The Beatles and the British Invasion of Rock and Roll

Harvey Apartment the Beatles

The Beatles, Led Zeppelin and the British bands made such an impact on my generation, we were awe struck from the first note and I know I wasn’t alone at the time, nor am I alone now. Perhaps the greatest cross-culture music movement of all time, and it triggered a rock renaissance in the USA as a response. There were so many great new bands at one time, from both sides of the Atlantic, that each week a new classic hit was dropped

In the first waves of the British invasion we were introduced to bands like the Who, the Rolling Stones, Cream and a long list of legends, as well as artist like Eric Clapton and Sting, just to mention a couple. So the America’s responded with Leonard Skynard selling out Wembly Stadium in London and Creedence Clearwater Revival, the Grateful Dead and the Eagles, with Janis Joplin, Joni Mitchell and Jimi Hendrix blasting there way into the hearts of the British rock fans, and across every border and language.

The Beatles, Let it Be was the first cassette tape I ever bought and that started my life-long passion for rock n roll music, which continues-on today. My favourite song remains “Come Together” and I feel sorry for my parents when I listen to this song, wondering if they know it word for word, from me playing it in the car, on the way to the ski club in the winter.

The Beatles Summary from Wikipedia

Led by primary songwriters Lennon and McCartney, the Beatles built their reputation playing clubs in Liverpool and Hamburg over a three-year period from 1960, initially with Stuart Sutcliffe playing bass. The core trio of Lennon, McCartney and Harrison, who had been together since 1958, went through a succession of drummers, including Pete Best, before asking Starr to join them in 1962. Manager Brian Epstein moulded them into a professional act, and producer George Martin guided and developed their recordings, greatly expanding their domestic success after their first hit, “Love Me Do“, in late 1962. As their popularity grew into the intense fan frenzy dubbed “Beatlemania“, the band acquired the nickname “the Fab Four”, with Epstein, Martin and other members of the band’s entourage sometimes given the informal title of “fifth Beatle“.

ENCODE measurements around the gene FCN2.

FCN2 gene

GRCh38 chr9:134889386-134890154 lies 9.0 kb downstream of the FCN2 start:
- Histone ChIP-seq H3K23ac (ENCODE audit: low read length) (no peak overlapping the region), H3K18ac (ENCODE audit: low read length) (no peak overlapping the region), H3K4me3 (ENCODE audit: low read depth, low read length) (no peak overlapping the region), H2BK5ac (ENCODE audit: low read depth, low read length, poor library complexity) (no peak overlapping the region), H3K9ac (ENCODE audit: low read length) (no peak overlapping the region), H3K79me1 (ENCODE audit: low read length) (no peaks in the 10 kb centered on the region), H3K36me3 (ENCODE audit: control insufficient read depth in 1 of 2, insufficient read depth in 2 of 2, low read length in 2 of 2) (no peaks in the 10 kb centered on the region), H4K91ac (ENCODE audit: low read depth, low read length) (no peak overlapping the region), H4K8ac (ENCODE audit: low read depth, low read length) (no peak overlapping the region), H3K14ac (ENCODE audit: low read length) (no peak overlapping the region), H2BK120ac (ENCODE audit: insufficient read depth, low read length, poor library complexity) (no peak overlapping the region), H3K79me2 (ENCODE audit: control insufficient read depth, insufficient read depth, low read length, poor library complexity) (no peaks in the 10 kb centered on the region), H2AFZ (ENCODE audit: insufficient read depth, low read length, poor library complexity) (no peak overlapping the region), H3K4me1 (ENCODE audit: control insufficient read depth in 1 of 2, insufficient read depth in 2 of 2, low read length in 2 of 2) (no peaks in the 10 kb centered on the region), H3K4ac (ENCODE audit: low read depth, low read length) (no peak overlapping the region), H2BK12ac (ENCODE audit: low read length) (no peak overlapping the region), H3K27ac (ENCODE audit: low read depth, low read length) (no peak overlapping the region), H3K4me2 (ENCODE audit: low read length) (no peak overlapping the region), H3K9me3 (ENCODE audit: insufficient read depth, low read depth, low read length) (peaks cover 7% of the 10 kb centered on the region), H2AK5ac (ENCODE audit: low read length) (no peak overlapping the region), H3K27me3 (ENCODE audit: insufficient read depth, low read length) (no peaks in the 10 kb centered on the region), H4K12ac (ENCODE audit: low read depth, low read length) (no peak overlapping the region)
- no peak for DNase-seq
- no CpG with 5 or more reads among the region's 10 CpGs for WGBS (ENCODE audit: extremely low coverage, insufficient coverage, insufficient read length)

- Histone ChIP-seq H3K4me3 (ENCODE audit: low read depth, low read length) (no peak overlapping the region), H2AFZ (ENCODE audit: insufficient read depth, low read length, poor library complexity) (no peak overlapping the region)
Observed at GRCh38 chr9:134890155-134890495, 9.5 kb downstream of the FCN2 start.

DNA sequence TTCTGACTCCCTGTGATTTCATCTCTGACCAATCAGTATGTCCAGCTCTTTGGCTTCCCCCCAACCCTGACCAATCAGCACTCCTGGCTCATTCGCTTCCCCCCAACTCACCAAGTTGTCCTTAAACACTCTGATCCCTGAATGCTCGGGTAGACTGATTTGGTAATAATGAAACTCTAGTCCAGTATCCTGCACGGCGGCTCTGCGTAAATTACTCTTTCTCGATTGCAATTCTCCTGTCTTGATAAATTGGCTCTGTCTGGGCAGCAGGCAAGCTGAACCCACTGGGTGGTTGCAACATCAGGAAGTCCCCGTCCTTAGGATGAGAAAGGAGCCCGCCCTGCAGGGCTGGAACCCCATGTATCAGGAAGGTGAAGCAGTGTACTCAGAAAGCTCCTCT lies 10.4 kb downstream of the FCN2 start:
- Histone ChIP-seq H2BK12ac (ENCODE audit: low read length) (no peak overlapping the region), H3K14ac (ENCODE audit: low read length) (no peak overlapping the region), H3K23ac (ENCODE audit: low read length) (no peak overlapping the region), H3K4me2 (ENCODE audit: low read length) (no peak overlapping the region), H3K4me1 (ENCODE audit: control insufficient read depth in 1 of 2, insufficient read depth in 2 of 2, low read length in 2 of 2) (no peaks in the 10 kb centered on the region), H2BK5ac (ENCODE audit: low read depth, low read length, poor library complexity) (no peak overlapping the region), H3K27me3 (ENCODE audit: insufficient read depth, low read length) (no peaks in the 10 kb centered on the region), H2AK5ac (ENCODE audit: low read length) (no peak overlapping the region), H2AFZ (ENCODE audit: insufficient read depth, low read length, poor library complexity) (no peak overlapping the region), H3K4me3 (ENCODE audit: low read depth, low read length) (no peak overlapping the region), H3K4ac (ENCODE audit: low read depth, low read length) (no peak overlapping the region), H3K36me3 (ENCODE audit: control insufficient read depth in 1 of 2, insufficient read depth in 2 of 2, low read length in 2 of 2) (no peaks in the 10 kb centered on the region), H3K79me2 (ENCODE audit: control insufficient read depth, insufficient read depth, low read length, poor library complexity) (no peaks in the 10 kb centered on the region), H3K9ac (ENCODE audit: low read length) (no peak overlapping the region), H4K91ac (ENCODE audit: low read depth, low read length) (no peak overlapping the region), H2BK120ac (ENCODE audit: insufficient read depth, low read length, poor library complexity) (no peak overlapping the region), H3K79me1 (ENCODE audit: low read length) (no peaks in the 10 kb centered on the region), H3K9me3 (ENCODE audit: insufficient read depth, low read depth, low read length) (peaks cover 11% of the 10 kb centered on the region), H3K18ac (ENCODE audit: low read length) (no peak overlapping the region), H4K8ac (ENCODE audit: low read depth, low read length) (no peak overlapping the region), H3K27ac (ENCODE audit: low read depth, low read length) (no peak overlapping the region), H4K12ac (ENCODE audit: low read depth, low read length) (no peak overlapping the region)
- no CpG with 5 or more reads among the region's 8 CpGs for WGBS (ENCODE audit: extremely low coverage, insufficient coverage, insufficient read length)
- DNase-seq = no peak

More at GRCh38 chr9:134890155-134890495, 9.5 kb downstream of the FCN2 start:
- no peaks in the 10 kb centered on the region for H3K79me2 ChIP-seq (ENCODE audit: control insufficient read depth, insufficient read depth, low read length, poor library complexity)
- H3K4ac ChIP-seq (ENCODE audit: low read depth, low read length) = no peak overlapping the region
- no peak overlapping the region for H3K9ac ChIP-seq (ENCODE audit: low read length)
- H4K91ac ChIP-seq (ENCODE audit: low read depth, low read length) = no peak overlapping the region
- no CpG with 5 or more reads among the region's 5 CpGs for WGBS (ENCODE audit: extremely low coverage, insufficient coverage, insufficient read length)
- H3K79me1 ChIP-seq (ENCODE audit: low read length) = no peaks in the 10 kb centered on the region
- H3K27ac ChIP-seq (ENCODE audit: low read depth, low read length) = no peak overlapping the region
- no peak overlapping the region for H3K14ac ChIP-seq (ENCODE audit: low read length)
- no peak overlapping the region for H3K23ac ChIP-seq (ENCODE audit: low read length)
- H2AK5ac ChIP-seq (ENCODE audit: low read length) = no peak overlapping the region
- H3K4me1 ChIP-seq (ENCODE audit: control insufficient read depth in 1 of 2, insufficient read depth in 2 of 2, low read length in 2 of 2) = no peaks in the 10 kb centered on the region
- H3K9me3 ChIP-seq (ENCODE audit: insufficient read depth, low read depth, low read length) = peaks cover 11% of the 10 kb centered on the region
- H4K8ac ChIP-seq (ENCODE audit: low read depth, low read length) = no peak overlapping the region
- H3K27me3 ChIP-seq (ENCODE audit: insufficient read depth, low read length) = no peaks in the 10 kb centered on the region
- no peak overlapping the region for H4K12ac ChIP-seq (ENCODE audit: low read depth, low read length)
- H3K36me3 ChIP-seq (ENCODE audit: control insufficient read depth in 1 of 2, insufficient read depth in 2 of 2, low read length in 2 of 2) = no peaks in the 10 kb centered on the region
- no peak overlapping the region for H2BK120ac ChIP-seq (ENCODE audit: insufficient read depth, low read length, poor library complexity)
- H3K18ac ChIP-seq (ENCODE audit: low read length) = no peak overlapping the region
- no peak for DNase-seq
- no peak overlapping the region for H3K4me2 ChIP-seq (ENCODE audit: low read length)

The Beatles were international stars by early 1964, leading the “British Invasion” of the United States pop market and breaking numerous sales records. They soon made their film debut with A Hard Day’s Night (1964). From 1965 onwards, they produced increasingly innovative recordings, including the albums Rubber Soul (1965), Revolver (1966) and Sgt. Pepper’s Lonely Hearts Club Band (1967), and enjoyed further commercial success with The Beatles (also known as the “White Album”, 1968) and Abbey Road (1969). In 1968, they founded Apple Corps, a multi-armed multimedia corporation that continues to oversee projects related to the band’s legacy. After the group’s break-up in 1970, all four members enjoyed success as solo artists. Lennon was shot and killed in December 1980, and Harrison died of lung cancer in November 2001. McCartney and Starr remain musically active.

The Beatles are the best-selling band in history, with estimated sales of over 800 million albums worldwide. They are the best-selling music artists in the US, with certified sales of over 178 million units, and have had more number-one albums on the British charts, and have sold more singles in the UK, than any other act. The group were inducted into the Rock and Roll Hall of Fame in 1988, and all four main members were inducted individually between 1994 and 2015. In 2008, the group topped Billboard magazine’s list of the all-time most successful artists; as of 2019, the Beatles hold the record for most number-one hits on the Hot 100 chart with twenty. The band have received seven Grammy Awards, an Academy Award (for Best Original Song Score for the 1970 film Let It Be) and fifteen Ivor Novello Awards. They were also collectively included in Time magazine’s compilation of the twentieth century’s 100 most influential people.

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